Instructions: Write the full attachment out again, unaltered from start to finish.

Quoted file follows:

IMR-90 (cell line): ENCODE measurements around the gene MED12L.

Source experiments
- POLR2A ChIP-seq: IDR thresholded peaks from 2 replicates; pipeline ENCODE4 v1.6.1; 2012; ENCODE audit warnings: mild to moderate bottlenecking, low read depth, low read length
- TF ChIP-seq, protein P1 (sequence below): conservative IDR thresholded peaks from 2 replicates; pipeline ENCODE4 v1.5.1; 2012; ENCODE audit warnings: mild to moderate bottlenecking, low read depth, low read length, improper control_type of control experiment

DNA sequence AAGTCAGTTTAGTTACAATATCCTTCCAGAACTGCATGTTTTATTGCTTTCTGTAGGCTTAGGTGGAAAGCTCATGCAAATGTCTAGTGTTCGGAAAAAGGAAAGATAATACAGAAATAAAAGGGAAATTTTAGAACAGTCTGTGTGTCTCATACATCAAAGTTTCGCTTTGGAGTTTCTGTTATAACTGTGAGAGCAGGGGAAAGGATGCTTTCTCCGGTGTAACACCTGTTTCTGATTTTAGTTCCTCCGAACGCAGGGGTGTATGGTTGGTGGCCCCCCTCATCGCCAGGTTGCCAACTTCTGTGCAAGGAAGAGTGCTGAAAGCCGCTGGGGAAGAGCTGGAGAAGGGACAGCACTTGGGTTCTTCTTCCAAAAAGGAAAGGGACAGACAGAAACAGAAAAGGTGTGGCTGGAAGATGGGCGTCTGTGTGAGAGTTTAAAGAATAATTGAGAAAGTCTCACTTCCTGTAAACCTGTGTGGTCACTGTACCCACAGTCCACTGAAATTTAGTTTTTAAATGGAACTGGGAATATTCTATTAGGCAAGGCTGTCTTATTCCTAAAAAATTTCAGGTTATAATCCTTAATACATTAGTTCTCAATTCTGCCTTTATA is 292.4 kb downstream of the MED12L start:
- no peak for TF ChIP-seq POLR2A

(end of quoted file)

IMR-90 (cell line): ENCODE measurements around the gene MED12L.

Source experiments
- POLR2A ChIP-seq: IDR thresholded peaks from 2 replicates; pipeline ENCODE4 v1.6.1; 2012; ENCODE audit warnings: mild to moderate bottlenecking, low read depth, low read length
- TF ChIP-seq, protein P1 (sequence below): conservative IDR thresholded peaks from 2 replicates; pipeline ENCODE4 v1.5.1; 2012; ENCODE audit warnings: mild to moderate bottlenecking, low read depth, low read length, improper control_type of control experiment

DNA sequence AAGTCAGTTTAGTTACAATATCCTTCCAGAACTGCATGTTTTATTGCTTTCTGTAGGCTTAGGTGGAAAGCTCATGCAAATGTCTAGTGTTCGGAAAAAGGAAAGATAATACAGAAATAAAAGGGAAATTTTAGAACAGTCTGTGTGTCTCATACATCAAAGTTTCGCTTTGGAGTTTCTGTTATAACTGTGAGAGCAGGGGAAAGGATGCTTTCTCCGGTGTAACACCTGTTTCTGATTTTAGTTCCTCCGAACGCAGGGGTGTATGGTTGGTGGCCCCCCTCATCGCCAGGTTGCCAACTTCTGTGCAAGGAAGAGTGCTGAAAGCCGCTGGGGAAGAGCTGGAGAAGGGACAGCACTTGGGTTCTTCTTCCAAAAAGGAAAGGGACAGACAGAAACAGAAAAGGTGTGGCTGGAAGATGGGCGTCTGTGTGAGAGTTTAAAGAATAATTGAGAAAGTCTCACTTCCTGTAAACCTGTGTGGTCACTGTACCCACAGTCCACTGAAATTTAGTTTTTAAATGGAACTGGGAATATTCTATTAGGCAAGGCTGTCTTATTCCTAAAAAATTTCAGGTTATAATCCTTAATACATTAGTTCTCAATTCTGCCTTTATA is 292.4 kb downstream of the MED12L start:
- no peak for TF ChIP-seq POLR2A